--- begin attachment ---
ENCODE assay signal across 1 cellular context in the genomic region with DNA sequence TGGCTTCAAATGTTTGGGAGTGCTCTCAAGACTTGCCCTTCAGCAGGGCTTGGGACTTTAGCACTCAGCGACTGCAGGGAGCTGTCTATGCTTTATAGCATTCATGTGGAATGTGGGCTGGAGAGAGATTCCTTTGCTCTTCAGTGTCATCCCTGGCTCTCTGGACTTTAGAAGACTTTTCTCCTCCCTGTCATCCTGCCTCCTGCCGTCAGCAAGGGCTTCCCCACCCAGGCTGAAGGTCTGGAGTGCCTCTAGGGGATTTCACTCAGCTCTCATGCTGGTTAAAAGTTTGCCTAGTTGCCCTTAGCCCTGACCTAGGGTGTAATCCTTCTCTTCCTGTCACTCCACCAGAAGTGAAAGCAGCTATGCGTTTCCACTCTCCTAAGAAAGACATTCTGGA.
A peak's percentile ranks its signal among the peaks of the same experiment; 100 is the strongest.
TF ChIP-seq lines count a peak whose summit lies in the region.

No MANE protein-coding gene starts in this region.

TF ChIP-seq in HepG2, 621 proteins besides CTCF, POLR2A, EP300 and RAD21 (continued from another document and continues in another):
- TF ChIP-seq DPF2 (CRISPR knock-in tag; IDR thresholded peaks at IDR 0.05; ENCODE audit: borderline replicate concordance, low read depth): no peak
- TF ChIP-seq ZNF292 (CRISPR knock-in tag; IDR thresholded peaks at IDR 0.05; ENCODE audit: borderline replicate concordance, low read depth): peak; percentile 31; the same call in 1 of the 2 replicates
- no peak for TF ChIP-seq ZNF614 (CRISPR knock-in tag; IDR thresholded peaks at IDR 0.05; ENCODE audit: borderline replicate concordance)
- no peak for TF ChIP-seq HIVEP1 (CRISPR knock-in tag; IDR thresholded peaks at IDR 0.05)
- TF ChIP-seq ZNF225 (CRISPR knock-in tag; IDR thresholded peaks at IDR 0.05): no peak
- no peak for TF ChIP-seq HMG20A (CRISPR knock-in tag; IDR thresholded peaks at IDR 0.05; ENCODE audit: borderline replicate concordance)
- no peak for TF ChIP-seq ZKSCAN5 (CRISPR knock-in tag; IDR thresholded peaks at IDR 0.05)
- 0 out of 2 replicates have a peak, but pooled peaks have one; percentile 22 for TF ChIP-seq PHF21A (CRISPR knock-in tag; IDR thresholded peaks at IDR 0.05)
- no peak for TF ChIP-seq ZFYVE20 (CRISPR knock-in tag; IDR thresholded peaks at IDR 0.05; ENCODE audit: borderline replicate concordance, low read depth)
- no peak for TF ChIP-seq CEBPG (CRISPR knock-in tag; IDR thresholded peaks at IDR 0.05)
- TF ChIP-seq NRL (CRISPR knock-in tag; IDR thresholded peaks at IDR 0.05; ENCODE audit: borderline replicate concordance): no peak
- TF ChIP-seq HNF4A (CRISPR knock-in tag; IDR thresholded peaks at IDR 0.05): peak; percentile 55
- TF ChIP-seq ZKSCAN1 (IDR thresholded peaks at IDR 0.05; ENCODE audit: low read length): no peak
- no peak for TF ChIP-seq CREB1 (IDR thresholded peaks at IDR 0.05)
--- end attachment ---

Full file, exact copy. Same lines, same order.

ENCODE assay signal across 1 cellular context in the genomic region with DNA sequence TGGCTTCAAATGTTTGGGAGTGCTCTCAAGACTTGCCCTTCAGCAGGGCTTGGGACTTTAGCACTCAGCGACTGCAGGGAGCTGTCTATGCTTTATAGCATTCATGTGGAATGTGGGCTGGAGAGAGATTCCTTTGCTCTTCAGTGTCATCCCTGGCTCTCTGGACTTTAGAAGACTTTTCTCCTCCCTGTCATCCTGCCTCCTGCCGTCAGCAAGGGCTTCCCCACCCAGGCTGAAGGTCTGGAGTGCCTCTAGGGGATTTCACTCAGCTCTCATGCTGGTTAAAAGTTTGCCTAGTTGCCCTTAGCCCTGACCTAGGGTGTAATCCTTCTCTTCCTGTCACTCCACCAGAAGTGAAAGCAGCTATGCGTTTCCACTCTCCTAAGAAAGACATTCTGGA.
A peak's percentile ranks its signal among the peaks of the same experiment; 100 is the strongest.
TF ChIP-seq lines count a peak whose summit lies in the region.

No MANE protein-coding gene starts in this region.

TF ChIP-seq in HepG2, 621 proteins besides CTCF, POLR2A, EP300 and RAD21 (continued from another document and continues in another):
- TF ChIP-seq DPF2 (CRISPR knock-in tag; IDR thresholded peaks at IDR 0.05; ENCODE audit: borderline replicate concordance, low read depth): no peak
- TF ChIP-seq ZNF292 (CRISPR knock-in tag; IDR thresholded peaks at IDR 0.05; ENCODE audit: borderline replicate concordance, low read depth): peak; percentile 31; the same call in 1 of the 2 replicates
- no peak for TF ChIP-seq ZNF614 (CRISPR knock-in tag; IDR thresholded peaks at IDR 0.05; ENCODE audit: borderline replicate concordance)
- no peak for TF ChIP-seq HIVEP1 (CRISPR knock-in tag; IDR thresholded peaks at IDR 0.05)
- TF ChIP-seq ZNF225 (CRISPR knock-in tag; IDR thresholded peaks at IDR 0.05): no peak
- no peak for TF ChIP-seq HMG20A (CRISPR knock-in tag; IDR thresholded peaks at IDR 0.05; ENCODE audit: borderline replicate concordance)
- no peak for TF ChIP-seq ZKSCAN5 (CRISPR knock-in tag; IDR thresholded peaks at IDR 0.05)
- 0 out of 2 replicates have a peak, but pooled peaks have one; percentile 22 for TF ChIP-seq PHF21A (CRISPR knock-in tag; IDR thresholded peaks at IDR 0.05)
- no peak for TF ChIP-seq ZFYVE20 (CRISPR knock-in tag; IDR thresholded peaks at IDR 0.05; ENCODE audit: borderline replicate concordance, low read depth)
- no peak for TF ChIP-seq CEBPG (CRISPR knock-in tag; IDR thresholded peaks at IDR 0.05)
- TF ChIP-seq NRL (CRISPR knock-in tag; IDR thresholded peaks at IDR 0.05; ENCODE audit: borderline replicate concordance): no peak
- TF ChIP-seq HNF4A (CRISPR knock-in tag; IDR thresholded peaks at IDR 0.05): peak; percentile 55
- TF ChIP-seq ZKSCAN1 (IDR thresholded peaks at IDR 0.05; ENCODE audit: low read length): no peak
- no peak for TF ChIP-seq CREB1 (IDR thresholded peaks at IDR 0.05)